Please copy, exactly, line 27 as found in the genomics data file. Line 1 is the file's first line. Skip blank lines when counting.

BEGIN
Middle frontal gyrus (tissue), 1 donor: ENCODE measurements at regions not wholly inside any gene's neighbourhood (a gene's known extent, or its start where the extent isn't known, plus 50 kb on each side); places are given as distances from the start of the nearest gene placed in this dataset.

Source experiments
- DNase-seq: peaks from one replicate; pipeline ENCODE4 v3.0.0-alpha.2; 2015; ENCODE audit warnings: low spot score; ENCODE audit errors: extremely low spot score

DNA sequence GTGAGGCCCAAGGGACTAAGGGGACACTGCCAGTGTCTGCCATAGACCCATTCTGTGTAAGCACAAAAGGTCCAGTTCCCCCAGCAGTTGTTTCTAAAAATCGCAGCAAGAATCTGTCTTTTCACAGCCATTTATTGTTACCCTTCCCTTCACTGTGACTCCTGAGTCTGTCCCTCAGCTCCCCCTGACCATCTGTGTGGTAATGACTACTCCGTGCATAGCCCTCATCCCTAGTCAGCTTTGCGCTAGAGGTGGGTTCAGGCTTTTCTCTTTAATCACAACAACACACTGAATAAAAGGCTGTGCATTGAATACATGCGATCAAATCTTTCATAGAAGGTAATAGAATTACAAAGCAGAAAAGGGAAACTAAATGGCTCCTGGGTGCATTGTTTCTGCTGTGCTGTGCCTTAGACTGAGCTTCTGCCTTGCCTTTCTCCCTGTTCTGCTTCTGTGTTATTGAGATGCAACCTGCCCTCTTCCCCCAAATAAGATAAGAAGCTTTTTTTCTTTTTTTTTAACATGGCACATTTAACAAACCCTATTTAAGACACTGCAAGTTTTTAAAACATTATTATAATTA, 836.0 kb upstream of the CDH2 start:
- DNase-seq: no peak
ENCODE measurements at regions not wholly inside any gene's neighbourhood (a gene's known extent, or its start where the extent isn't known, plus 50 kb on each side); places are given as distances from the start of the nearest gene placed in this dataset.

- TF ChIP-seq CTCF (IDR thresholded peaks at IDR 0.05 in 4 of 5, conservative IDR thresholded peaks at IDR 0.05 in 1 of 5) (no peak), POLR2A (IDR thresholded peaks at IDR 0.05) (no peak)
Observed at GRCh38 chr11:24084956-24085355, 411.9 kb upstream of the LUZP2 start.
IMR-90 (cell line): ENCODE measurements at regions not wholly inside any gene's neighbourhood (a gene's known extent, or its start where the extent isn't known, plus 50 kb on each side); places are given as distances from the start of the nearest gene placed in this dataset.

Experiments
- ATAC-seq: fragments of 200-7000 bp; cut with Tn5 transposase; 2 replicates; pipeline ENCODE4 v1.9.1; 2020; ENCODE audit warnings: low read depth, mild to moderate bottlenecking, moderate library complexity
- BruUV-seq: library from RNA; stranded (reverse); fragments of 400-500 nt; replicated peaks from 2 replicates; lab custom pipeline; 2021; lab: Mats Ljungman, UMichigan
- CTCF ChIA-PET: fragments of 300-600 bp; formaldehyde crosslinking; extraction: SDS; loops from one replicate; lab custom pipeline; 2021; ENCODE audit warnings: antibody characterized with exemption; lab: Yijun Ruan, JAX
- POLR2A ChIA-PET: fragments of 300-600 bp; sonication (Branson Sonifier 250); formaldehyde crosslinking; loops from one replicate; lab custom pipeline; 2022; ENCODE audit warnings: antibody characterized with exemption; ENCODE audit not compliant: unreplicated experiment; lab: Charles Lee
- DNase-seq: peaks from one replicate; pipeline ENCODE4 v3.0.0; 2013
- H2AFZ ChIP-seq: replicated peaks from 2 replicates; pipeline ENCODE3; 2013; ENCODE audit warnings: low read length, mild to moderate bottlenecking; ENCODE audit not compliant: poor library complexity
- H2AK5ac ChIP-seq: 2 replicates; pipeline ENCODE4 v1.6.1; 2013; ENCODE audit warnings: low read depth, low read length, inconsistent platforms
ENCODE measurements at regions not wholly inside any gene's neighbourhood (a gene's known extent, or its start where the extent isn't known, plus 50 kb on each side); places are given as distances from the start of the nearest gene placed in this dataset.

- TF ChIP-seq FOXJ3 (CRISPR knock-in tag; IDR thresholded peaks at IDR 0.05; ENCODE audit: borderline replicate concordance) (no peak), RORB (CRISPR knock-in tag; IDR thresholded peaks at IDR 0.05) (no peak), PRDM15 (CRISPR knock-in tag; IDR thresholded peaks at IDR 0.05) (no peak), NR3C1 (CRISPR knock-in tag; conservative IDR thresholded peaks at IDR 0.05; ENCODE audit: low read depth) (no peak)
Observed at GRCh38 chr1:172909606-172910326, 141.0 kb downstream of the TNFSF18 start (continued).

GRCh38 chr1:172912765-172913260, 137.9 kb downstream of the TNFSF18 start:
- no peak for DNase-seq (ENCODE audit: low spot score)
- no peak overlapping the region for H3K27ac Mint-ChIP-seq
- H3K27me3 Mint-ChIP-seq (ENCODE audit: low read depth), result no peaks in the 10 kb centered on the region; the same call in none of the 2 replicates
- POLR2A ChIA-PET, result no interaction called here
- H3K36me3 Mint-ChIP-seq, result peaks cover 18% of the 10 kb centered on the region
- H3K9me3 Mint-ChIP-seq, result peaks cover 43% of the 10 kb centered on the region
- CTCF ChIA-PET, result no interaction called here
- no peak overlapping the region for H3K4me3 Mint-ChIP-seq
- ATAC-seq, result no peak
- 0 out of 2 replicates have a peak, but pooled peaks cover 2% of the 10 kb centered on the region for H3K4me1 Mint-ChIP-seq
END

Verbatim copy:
- H3K9me3 Mint-ChIP-seq, result peaks cover 43% of the 10 kb centered on the region